At a news conference in Aswan province, Mahlab said the police and the army were able to provide security for the presidential elections, despite “the machinations . . . of terrorists.”
He claimed that the electoral process would be fully transparent and would be an example to the rest of the world.
Mahlab’s statement followed confirmation from official security sources that four people had been wounded in an explosion that targeted a public rally for presidential candidate Abdel-Fattah El-Sisi on Saturday in the Izbat Al-Nakhl district in eastern Cairo.
Eyewitnesses told Asharq Al-Awsat on Saturday that an unknown person hurled a bomb at police guarding the pro-Sisi rally, leaving four people, including two policemen, wounded. Civil defense forces and bomb disposal experts rushed to the scene of the blast, and the vicinity was combed by special forces and police dogs in search of any additional bombs.
Security sources said the explosive device was a 23 in-long (60 cm) pipe stuffed with gunpowder and nails and that it was thrown down onto the rally from a bridge.
Although an increasing number of terrorist attacks have struck Egypt since the ousting of Muslim Brotherhood-backed President Mohamed Mursi in July last year, this is the first reported attack on an election rally. Most other attacks have targeted army and police.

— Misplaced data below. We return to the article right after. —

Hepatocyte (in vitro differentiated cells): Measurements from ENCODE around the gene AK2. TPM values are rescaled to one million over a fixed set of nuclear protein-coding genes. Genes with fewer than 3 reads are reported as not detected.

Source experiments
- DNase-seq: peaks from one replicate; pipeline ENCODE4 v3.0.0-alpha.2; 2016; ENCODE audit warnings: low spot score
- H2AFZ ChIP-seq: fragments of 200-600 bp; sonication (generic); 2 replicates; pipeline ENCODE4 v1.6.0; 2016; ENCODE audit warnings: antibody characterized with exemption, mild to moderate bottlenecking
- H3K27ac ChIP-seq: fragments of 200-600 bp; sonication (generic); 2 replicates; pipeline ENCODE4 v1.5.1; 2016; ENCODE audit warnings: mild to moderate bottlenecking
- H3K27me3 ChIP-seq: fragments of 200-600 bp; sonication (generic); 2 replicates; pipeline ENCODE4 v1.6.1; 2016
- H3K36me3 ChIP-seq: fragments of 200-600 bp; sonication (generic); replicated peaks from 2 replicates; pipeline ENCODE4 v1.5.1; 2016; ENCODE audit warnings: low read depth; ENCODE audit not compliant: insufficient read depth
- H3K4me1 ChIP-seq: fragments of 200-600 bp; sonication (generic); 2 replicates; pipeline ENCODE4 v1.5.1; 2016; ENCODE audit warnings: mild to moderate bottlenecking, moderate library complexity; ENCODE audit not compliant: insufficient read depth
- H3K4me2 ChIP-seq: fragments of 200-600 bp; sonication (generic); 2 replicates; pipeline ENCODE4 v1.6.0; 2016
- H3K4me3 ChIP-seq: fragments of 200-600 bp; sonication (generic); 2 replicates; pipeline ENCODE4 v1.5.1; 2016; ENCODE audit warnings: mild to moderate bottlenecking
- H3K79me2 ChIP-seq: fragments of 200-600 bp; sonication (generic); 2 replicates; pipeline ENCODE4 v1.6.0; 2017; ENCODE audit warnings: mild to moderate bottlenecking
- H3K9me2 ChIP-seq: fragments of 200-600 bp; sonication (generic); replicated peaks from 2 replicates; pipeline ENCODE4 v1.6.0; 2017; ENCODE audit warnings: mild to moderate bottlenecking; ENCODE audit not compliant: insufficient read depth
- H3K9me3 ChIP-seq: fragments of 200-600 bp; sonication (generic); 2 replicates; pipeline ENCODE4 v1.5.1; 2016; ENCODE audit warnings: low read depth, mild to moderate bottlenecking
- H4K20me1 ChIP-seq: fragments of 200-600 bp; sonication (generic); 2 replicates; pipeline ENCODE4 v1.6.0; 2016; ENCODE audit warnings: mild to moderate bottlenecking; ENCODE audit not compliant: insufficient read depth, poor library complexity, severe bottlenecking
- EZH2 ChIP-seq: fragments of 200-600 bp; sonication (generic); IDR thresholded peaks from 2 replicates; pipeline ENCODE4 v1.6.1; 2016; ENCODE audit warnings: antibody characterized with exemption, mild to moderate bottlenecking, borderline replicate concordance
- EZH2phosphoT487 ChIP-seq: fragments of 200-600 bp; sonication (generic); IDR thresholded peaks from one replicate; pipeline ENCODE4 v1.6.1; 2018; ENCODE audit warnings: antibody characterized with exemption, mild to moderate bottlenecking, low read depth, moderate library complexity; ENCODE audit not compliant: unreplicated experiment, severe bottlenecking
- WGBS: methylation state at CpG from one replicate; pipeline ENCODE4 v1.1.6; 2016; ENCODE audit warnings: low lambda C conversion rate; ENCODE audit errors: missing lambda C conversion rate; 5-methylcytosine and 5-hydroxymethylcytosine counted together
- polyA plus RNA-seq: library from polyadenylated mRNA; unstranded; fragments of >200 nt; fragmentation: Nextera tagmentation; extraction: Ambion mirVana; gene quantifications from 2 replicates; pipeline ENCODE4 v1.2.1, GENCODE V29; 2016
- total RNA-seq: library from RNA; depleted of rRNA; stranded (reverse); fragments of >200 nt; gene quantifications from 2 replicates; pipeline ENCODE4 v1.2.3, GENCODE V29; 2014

The Egyptian government blames the Muslim Brotherhood for the violence, saying it is linked to the militant groups that have carried out the attacks, something the organization—now banned in Egypt—denies.
In the wake of Saturday’s attack, and with the election scheduled for May 26-27 approaching, the Egyptian authorities are continuing to put additional security measures in place.
“A tight security plan will be in place during the presidential election in flashpoints in Cairo and other governorates which see regular protests by the Brotherhood,” an Interior Ministry source told Asharq Al-Awsat on Saturday.
The source added that the army and the police were capable of securing the elections using tight security measures to protect the polling stations and their outer periphery, as well as the roads leading to them, and added: “This is to provide a safe environment for citizens to be able to cast their ballots.”
A security source said that the Cairo districts of Ain Shams, Al-Matariya, Izbat Al-Nakhl and Nasr City (east), Al-Haram and Giza (west) and Helwan and Maadi (south) would witness tight security measures as supporters of the ousted president exist in large numbers in these areas and hold protests and marches on a daily basis.
The legal crackdown on the Brotherhood also continued on Sunday. The Kafr El-Sheikh Criminal Court sentenced 126 Brotherhood members to 10 years each in prison for resisting the authorities, assaulting policemen, incitement to riot and possessing weapons and ammunition in order to spread chaos in the governorate following the dispersal of the two pro-Mursi camps outside the Rabaa Al-Adawiya mosque in Cairo and at Al-Nahda Square in Giza in August 2013.
Similarly, the Shubra El-Kheimah Criminal Court sentenced 37 Brotherhood members to 15 years in jail with hard labor for their involvement in a plot to blow up a Giza subway station with homemade bombs.